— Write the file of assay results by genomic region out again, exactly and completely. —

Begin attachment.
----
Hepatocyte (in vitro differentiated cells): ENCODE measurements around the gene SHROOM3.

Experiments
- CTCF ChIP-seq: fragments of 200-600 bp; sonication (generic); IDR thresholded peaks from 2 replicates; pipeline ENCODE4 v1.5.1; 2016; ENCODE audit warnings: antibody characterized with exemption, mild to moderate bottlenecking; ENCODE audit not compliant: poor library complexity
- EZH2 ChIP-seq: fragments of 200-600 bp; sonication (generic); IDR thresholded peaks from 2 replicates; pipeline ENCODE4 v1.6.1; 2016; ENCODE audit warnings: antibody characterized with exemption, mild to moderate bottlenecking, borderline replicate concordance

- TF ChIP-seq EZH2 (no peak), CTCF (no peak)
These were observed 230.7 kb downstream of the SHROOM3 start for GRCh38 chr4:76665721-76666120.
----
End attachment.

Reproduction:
Hepatocyte (in vitro differentiated cells): ENCODE measurements around the gene SHROOM3.

Experiments
- CTCF ChIP-seq: fragments of 200-600 bp; sonication (generic); IDR thresholded peaks from 2 replicates; pipeline ENCODE4 v1.5.1; 2016; ENCODE audit warnings: antibody characterized with exemption, mild to moderate bottlenecking; ENCODE audit not compliant: poor library complexity
- EZH2 ChIP-seq: fragments of 200-600 bp; sonication (generic); IDR thresholded peaks from 2 replicates; pipeline ENCODE4 v1.6.1; 2016; ENCODE audit warnings: antibody characterized with exemption, mild to moderate bottlenecking, borderline replicate concordance

- TF ChIP-seq EZH2 (no peak), CTCF (no peak)
These were observed 230.7 kb downstream of the SHROOM3 start for GRCh38 chr4:76665721-76666120.